|For as far back as you care to go, mothers have followed
the protective and convenient practice of sleeping. with their infants. Even now, for
the vast majority of people across the globe, "co-sleeping" and nighttime
breast-feeding remain inseparable practices. Only in the past 200 years, and mostly in
Western industrialized societies, have parents considered it normal and biologically
appropriate for a mother and infant to sleep apart.
In the sleep laboratory at the University of California's Irvine School of
Medicine, my colleagues and I observed mother-infant pairs as they slept both apart
and together over three consecutive nights. Using a polygraph, we recorded the
mother's and infant's heart rates, brain waves (EEGs), breathing, body temperature,
and episodes of nursing. Infrared video photography simultaneously monitored their
We found that bed-sharing infants face their mothers for most of the night, and
that mother and infant are highly responsive to each other's movements, wake more
frequently, and spend more time in lighter stages of sleep than they do while sleeping
alone. Bed-sharing infants nurse almost twice as often, and three times as long per
bout, as they do when sleeping alone. But they rarely cry. Mothers who routinely sleep
with their infants get at least as much sleep as mothers who sleep without them.
In addition to providing more nighttime nourishment and greater protection,
sleeping with the mother supplies the infant with a steady stream of sensations of the
mother's presence, including touch, smell, movement, and warmth. These stimuli can
perhaps even compensate for the human infant's extreme neurological immaturity at
Co-sleeping might also turn out to give some babies protection from sudden infant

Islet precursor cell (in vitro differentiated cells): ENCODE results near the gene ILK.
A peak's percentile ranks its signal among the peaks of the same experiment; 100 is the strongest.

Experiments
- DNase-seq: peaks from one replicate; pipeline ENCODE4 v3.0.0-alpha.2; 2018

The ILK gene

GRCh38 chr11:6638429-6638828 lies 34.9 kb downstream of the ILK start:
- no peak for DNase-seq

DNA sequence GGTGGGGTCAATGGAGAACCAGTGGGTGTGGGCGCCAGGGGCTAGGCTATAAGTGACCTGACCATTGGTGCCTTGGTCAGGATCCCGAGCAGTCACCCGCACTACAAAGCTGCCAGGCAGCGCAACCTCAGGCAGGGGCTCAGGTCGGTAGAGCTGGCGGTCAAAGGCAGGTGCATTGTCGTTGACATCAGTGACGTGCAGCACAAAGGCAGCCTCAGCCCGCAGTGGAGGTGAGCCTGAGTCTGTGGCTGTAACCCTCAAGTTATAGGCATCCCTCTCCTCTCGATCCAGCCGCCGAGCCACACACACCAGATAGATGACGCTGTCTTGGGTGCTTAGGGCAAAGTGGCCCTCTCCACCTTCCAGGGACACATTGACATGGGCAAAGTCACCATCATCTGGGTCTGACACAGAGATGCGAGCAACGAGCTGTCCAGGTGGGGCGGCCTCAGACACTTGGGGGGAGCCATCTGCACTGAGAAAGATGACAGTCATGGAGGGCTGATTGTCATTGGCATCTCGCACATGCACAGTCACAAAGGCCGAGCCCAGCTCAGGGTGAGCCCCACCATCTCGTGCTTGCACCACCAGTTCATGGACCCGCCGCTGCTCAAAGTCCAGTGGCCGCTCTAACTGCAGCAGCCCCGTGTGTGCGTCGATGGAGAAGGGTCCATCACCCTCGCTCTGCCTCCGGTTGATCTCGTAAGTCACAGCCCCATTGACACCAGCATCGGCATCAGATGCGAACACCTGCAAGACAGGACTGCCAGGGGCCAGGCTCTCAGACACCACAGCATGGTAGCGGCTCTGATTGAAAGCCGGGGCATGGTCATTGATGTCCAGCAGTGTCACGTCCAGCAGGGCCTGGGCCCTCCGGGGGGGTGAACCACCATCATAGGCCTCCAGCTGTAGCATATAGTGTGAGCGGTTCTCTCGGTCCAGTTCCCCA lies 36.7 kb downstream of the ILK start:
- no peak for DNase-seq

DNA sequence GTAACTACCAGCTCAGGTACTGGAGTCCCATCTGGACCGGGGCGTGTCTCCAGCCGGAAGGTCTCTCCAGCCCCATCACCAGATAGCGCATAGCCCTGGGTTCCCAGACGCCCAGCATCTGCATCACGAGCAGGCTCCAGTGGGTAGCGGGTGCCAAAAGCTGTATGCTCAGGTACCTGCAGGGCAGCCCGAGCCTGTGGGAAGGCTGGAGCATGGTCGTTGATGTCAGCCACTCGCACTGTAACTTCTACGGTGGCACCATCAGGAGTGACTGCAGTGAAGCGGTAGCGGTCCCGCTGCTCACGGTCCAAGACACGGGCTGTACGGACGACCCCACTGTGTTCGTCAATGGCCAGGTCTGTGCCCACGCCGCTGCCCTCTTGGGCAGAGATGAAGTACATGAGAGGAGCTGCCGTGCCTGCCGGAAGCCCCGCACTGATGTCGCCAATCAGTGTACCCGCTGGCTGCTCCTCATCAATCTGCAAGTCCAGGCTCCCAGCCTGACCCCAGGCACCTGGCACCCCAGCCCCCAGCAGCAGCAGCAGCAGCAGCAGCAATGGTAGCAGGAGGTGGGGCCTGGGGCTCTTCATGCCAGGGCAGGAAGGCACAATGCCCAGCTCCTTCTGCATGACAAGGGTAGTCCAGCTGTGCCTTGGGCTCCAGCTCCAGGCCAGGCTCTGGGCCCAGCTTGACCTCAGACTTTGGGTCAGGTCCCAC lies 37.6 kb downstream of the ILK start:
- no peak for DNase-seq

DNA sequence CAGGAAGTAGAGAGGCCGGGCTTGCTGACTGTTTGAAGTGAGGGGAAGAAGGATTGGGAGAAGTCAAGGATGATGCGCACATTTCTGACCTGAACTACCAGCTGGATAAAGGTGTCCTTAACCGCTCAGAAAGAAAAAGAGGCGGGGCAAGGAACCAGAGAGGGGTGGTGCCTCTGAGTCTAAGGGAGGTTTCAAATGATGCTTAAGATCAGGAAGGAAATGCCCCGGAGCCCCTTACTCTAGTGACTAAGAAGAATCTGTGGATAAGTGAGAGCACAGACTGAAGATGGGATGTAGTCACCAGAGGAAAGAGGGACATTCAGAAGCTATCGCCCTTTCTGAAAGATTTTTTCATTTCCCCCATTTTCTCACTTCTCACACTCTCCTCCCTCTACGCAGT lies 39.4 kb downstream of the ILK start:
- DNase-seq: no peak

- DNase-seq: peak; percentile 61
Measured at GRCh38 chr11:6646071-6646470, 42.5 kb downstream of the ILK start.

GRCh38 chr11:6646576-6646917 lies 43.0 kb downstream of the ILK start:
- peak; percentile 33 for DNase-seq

death syndrome (SIDS), a heartbreaking and enigmatic killer. Co-sleeping infants nurse
more often, sleep more lightly, and have practice responding to maternal arousals.
Arousal deficiencies are suspected in some SIDS deaths, and long periods in deep sleep
may exacerbate this problem. Perhaps the physiological changes induced by co-sleeping,
especially when combined with nighttime breastfeeding, can benefit some infants by
helping them sleep more lightly. At the same time, co-sleeping makes it easier for a
mother to detect and respond to an infant in crisis. Rethinking another sleeping
practice has already shown a dramatic effect: in the United States, SIDS rates fell at
least 30% after 1992, when the American Academy of Pediatrics recommended placing
sleeping babies on their backs, rather than face down.
The effect of co-sleeping on SIDS remains to be proved, so it would be premature to
recommend it as the best arrangement for all families. The possible hazards of
co-sleeping must also be assessed. Is the environment otherwise safe, with appropriate
bedding materials? Do the parents smoke? Do they use drugs or alcohol? (These appear
to be the main factors in those rare cases in which a mother inadvertently smothers
her child.) Since co-sleeping was the ancestral condition, the future for our infants
may well entail a borrowing back from ancient ways.